Mario Draghi, the head of the European Central Bank (ECB), has told European politicians that they should do a lot more to tackle the debt crisis.
"What we are expecting, in particular, is a next step of budgetary, fiscal, economic integration in order to get out of this crisis .... The situation where each country can decide on its own and block the system has shown its limits."
- Jessica Chamba, the vice-president of the European Movement
He says the current setup is unsustainable and has urged member states to take immediate action towards developing a clear vision for the next few years.
Draghi warned that the structure of the euro currency union has become unsustainable and criticised political leaders, who, he said, had been slow to respond to a European debt crisis now well into its third year.
"Can the ECB fill the vacuum or lack of action by national governments on the structural front? And again the answer is no, structural reforms don't have much to do with monetary policy," Draghi said, adding: "Can the ECB fill the vacuum left by the lack of euro area governance? And the answer is no. So, let's ask: What can we do now? What is the next step? The next step is basically for our leaders to clarify what is the vision for a certain number of years from now."
"I don't think this [the single currency] has ever really been a project so much about the economic logic .... It is really a political project and always has been."
- Charles Davis from the Centre for Economics and Business Research
And it appears that Spain has replaced Greece as the epicentre of the eurozone crisis, for now at least. New data shows that worried investors are pulling a record amount of money out of Spain. The Central Bank says that around $120bn has left the country in the first three months of this year. But Spain has denied talk of a bailout from the IMF.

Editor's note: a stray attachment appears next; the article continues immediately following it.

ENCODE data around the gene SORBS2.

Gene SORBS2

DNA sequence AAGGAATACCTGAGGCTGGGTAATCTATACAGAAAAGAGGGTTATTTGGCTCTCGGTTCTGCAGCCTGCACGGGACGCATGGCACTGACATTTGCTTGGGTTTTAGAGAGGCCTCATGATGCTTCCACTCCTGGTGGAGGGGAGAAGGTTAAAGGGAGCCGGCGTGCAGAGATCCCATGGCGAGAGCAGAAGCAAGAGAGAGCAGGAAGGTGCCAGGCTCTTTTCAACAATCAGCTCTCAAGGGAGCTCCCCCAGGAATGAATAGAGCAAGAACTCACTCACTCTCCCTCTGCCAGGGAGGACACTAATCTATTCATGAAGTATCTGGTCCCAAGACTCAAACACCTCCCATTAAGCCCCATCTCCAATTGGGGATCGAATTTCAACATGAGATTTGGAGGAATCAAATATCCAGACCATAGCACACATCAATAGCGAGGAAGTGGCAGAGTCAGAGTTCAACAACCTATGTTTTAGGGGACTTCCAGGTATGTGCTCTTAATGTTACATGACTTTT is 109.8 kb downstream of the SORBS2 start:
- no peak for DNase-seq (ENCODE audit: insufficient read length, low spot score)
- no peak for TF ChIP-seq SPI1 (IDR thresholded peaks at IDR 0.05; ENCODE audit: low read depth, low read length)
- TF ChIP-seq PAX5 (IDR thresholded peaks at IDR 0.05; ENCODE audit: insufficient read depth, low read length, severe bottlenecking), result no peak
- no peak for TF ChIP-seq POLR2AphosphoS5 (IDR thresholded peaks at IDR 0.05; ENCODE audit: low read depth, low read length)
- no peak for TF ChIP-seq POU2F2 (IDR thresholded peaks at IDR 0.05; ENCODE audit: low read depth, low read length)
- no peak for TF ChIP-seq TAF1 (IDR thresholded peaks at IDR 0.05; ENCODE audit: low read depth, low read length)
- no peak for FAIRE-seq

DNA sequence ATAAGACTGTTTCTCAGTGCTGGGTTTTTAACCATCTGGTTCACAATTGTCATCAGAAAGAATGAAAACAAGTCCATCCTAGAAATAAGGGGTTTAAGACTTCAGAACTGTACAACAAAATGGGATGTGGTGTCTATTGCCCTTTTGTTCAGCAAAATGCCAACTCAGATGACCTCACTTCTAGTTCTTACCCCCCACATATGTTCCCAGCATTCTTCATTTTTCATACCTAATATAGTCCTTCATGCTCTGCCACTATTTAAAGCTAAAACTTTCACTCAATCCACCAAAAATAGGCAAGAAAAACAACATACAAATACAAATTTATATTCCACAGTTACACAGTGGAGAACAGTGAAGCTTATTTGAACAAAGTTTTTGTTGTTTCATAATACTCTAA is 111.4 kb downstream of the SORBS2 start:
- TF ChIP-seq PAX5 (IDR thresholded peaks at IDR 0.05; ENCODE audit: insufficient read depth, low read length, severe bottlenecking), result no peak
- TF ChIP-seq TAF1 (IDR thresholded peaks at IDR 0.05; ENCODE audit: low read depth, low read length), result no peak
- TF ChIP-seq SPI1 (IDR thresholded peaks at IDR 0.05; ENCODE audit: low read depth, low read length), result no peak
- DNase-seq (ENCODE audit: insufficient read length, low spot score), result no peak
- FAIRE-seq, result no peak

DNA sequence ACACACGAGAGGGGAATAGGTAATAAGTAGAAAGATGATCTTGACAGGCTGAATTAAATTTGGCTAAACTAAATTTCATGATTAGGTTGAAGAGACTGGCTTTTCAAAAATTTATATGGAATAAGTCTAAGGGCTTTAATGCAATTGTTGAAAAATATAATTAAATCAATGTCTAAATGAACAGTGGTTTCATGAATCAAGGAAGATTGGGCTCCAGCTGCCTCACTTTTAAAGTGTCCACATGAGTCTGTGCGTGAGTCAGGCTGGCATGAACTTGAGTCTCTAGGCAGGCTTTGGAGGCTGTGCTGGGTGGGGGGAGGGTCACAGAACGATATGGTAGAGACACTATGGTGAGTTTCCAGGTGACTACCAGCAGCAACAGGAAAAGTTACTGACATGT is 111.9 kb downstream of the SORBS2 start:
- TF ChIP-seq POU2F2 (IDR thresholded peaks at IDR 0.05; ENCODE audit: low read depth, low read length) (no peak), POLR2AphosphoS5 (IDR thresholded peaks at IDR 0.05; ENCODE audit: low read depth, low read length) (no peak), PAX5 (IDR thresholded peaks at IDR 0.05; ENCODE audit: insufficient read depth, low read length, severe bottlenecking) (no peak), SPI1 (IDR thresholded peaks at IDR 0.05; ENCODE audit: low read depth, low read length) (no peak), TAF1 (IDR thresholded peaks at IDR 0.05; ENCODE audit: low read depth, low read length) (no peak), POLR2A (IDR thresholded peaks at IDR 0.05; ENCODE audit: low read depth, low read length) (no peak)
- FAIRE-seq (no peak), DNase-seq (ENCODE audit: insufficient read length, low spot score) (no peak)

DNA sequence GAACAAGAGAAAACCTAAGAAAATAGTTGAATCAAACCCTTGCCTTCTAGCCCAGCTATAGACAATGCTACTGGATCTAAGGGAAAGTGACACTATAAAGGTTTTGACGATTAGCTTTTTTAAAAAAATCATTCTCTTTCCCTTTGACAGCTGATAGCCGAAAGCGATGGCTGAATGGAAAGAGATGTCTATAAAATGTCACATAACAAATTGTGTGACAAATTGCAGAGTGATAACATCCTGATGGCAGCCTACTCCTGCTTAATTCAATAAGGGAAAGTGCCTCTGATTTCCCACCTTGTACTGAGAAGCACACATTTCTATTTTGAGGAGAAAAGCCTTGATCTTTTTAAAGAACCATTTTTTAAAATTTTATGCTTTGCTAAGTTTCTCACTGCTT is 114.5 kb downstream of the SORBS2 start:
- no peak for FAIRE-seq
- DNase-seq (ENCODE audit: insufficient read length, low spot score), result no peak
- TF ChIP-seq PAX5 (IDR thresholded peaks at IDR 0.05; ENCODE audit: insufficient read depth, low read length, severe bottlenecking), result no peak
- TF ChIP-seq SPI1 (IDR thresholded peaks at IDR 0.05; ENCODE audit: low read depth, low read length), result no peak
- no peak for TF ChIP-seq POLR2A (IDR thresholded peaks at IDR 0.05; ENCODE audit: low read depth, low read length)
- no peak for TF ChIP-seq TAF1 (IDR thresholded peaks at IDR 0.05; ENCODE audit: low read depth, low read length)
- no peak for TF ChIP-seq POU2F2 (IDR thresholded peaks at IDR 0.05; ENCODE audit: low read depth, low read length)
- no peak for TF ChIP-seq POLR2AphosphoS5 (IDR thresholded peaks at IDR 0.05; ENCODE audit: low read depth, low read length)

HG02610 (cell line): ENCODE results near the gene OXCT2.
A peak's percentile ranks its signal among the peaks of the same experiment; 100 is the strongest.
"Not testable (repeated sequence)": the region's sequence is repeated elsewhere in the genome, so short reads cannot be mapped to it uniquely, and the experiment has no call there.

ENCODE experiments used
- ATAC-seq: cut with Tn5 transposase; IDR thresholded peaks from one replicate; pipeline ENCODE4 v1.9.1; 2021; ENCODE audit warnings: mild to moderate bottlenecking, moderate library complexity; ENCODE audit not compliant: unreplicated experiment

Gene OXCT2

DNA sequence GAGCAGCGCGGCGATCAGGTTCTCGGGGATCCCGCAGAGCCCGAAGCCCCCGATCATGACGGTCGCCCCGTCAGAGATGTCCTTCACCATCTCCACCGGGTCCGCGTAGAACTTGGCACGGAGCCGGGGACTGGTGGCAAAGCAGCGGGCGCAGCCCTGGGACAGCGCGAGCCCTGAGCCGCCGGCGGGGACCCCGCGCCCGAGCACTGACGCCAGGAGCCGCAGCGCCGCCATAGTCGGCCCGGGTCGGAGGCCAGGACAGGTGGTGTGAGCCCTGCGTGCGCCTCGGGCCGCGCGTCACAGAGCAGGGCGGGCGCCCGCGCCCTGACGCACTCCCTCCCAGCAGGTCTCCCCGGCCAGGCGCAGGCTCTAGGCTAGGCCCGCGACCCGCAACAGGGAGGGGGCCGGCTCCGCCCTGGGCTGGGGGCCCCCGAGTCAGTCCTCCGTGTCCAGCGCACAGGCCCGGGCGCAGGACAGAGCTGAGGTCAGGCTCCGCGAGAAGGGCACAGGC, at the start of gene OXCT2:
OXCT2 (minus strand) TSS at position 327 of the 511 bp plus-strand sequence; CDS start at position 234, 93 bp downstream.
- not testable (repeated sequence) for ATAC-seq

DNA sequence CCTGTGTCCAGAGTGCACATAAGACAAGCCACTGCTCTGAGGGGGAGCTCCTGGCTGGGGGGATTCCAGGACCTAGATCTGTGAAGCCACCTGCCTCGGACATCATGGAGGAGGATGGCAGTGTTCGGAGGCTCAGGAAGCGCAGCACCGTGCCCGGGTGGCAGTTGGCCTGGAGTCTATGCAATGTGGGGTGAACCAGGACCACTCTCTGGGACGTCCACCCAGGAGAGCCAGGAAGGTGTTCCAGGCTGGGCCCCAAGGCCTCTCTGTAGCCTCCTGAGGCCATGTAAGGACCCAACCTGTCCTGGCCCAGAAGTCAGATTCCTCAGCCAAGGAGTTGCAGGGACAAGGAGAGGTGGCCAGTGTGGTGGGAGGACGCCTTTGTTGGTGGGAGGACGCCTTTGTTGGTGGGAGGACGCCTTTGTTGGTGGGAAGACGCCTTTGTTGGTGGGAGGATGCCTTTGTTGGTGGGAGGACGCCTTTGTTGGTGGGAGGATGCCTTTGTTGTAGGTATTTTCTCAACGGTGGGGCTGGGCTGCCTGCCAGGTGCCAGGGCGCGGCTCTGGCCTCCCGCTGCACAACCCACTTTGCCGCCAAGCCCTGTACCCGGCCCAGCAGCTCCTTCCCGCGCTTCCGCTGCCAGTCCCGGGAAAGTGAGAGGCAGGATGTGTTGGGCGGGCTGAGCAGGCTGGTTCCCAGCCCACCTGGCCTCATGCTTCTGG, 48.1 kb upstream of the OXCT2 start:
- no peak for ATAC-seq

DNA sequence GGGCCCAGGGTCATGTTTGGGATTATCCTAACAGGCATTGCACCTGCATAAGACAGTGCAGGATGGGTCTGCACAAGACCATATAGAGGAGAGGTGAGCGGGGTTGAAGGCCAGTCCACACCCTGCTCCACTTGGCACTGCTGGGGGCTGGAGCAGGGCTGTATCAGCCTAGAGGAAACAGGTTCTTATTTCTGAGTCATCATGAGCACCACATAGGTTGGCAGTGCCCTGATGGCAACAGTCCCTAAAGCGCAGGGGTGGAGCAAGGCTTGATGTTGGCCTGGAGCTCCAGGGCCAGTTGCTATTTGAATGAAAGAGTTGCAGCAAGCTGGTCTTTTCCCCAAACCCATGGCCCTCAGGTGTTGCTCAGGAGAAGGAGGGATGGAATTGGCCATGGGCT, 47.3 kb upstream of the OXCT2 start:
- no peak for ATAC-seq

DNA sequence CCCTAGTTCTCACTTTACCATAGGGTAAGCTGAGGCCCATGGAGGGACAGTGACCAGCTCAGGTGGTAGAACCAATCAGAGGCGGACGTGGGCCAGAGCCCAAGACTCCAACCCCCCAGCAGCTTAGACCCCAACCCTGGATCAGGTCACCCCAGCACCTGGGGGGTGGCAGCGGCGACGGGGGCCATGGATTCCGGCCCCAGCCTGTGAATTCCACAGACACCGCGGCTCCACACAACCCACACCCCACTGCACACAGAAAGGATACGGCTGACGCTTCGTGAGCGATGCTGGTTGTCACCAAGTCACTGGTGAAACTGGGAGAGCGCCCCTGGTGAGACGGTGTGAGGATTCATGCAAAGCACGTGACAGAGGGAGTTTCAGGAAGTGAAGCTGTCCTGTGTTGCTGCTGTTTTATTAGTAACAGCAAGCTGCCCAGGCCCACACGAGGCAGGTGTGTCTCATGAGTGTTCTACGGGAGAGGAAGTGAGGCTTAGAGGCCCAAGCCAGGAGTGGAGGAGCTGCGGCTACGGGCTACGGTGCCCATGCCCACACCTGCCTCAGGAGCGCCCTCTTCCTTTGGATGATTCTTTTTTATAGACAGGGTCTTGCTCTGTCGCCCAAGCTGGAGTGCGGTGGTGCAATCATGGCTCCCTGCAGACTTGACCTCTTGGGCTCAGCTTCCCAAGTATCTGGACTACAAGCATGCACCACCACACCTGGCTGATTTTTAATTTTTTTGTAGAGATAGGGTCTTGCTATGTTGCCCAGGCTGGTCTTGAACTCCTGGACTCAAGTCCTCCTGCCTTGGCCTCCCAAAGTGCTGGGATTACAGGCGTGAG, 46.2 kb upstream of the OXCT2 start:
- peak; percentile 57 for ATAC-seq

All of this has taken a toll on the value of the euro currency. It fell to its lowest level in almost two years against the dollar. The euro has also slid for the seventh day versus the yen - the longest losing streak in four months and its lowest level in more than a decade. It all spells a growing lack of confidence in the single European currency.
So, is the eurozone really facing disintegration? Can it survive or is a complete collapse looking more likely? And is it realistic for all 17 members to remain in the eurozone?
Inside Story, with presenter Hazem Sika, discusses this with guests: Jessica Chamba, the vice-president of the European Movement, a group that aims to promote European integration; Robert Oulds, the director of the Bruges Group, a leading Eurosceptic cross-party think tank; and Charles Davis, the head of Macro Economics at the Centre for Economics and Business Research.
|"What needs to happen is that the politicians do need to take action ... so far they have been pretty much burying their heads in the sand .... The politicians need to recognise that their grand political project of having a single European currency for many diverse economies across the EU just doesn't work."
Robert Oulds, the director the Bruges Group